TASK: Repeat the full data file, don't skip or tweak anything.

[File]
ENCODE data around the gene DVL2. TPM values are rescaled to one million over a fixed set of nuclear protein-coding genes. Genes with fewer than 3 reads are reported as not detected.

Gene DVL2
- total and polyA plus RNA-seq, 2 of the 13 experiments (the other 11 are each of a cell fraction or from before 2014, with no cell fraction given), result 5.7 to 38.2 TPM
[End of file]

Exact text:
ENCODE data around the gene DVL2. TPM values are rescaled to one million over a fixed set of nuclear protein-coding genes. Genes with fewer than 3 reads are reported as not detected.

Gene DVL2
- total and polyA plus RNA-seq, 2 of the 13 experiments (the other 11 are each of a cell fraction or from before 2014, with no cell fraction given), result 5.7 to 38.2 TPM